Are the Palestinians an “invented” people, as said US politician Newt Gingrich? That they do not deserve a state, and should just pull up stakes and “go elsewhere”?[ii] I say no. There are 6 million Palestinian Arabs living in the region, many in refugee camps. Their people have been there for generations. It is correct to say that they haven’t been a nation or a state, but that is because they were part of the Ottoman Empire; the idea of a modern Arab state is only from the 20th century onward, but that doesn’t mean the Arabs didn’t live in those territories. Oddly enough, Gingrich is a fierce opponent of Russia’s occupation of the Crimea section of Ukraine, despite the parallels to the Middle East – in modern times, Ukraine has been a nation only since 1991; Russia claims that it needs its Crimea region for security reasons.
Is the State of Israel shrinking or being crowded out, as some imply? No indeed; and de facto it is growing, and rapidly. Since 1967 it has occupied all of the Palestinian territory as delineated by the UN, and also built settlements there. Israeli territory is growing; Palestinian is shrinking. As of July 2017, nearly half a million Jewish Israelis live in the Palestine territory, and soon will be the majority population. For a while it was feared that the Arabs were reproducing faster than the Jewish Israelis, but that has been reversed, in great part due to massive emigration to Israel.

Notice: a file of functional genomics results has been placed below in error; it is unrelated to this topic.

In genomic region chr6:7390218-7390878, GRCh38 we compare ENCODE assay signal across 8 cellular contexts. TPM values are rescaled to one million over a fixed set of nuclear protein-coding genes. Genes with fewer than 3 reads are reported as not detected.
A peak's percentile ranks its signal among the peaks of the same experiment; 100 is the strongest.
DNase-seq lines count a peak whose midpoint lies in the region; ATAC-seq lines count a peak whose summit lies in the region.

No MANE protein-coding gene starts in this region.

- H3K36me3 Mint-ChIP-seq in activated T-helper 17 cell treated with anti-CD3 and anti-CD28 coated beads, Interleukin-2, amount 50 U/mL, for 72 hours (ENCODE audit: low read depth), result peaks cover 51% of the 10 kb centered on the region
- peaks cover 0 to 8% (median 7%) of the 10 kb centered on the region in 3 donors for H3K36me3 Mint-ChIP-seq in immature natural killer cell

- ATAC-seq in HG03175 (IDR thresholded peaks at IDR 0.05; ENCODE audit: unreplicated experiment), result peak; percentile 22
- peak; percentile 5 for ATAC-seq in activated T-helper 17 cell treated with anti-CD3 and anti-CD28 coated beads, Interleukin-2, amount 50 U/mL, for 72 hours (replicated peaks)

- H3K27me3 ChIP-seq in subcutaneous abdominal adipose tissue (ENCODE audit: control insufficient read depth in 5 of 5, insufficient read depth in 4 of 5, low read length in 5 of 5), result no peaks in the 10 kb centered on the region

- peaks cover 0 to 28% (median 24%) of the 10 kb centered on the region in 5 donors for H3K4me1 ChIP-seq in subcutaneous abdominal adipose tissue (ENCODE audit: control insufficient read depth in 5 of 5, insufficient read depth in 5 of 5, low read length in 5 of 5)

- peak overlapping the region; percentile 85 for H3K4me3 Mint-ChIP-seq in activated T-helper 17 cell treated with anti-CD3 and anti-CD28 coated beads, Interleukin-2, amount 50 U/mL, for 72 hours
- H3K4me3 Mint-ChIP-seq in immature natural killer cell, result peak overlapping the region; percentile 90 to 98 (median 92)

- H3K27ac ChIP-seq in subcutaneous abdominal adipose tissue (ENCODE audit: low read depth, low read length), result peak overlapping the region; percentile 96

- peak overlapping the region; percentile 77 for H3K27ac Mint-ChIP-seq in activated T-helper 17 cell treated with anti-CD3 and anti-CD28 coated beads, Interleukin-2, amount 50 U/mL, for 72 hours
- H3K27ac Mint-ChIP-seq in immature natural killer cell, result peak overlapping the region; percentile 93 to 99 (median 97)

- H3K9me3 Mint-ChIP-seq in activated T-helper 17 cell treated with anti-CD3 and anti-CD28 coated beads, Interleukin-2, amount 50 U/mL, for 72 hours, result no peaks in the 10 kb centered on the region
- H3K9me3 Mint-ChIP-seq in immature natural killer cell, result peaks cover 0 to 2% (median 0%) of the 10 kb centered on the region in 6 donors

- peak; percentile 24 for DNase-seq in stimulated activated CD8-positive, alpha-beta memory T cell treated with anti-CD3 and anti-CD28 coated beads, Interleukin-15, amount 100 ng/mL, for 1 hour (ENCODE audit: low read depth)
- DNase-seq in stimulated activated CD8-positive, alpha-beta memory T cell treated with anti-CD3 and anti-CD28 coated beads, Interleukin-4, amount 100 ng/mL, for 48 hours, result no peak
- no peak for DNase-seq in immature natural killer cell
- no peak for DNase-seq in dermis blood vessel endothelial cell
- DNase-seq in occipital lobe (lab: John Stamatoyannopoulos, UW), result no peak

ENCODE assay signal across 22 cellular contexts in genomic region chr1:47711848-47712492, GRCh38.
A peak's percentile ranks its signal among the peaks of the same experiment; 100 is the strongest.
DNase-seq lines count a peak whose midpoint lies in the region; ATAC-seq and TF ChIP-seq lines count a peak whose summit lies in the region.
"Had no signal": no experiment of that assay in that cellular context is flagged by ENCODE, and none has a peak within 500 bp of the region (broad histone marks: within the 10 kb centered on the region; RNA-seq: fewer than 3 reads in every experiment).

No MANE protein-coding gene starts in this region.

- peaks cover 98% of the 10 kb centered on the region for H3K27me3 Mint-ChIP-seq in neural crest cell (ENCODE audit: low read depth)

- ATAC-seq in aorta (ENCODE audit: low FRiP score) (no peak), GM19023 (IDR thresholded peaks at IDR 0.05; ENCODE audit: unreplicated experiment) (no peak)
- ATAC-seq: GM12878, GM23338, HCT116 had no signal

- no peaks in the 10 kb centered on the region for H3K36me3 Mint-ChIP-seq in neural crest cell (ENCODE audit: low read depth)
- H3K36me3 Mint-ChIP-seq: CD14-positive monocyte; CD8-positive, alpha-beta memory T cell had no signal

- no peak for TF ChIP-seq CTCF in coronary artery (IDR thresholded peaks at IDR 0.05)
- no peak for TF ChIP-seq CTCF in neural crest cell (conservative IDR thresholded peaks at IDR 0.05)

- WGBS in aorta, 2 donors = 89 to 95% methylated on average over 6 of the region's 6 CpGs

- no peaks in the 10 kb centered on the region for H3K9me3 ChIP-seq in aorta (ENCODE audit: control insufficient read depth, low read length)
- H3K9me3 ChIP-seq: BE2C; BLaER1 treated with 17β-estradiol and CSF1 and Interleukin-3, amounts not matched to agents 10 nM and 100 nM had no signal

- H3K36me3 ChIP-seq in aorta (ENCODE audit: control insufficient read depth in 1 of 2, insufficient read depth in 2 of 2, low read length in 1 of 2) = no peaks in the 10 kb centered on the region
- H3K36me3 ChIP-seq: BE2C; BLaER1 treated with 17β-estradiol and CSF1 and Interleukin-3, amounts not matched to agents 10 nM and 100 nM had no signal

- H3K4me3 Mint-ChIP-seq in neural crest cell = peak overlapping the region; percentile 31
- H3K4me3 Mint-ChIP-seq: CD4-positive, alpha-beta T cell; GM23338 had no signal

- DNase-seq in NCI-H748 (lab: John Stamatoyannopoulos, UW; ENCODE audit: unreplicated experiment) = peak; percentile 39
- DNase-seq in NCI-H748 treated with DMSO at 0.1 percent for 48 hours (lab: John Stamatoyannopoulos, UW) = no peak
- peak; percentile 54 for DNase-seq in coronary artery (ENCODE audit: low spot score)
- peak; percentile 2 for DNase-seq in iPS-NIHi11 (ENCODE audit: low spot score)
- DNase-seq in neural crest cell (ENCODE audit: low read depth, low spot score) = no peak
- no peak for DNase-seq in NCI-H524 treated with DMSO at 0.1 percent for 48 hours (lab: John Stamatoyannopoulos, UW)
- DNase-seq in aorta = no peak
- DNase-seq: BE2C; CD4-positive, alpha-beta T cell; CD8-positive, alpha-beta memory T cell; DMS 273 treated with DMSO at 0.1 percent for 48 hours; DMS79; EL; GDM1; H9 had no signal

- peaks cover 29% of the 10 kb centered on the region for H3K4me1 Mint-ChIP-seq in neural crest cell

Do all Israelis support the idea of annexing East Jerusalem and all of Palestine? No, and neither do I. In any given year only a minority push for that, for example, the political party Likud and the current Prime Minister Benjamin Netanyahu. And there is an excellent reason for rejecting the occupation or annexation of Palestinian territory: the original dream a century and more ago was for Jewish settlers to buy land and to start colonies of Jews. The dream of the state of Israel, which declared itself independent in 1948, was that Jews could have their own homeland. But if Israel does formally annex all the Palestinian territories, that will end the hope for a specifically Jewish homeland. If they want to remain a Jewish state, that will mean taking the vote away from non-Jews; or expelling 6 million Arabs, both Christian and Muslim ones. I don’t regard that as a workable idea and certainly not a just one.
Does Israel have the right to exist? Absolutely, and so do the Palestinians and the Costa Ricans and the Tibetans and the Ukrainians.
Is Israel merely a tool of Western imperialism? I say no, if it is imperialism it has been an extraordinarily poor investment and causes a hundred times more grief than good.
Is Israel more deserving of land? I have heard this argument that because they Palestinians did little to cultivate the land, and the Israeli settlers have made it thrive, that therefore the Israelis deserve to possess it. But let’s think through a parallel: what your response would be, if your neighbor demanded your garden because it had more weeds in it than his? Or if Mexico demanded Arizona because of the Hispanics who live in it? It is also visibly clear on inspecting the topography of Palestine, that much of its irrigation supply has been (unjustly) sluiced off to Israel and to the Israeli settlements and away from the Palestinians.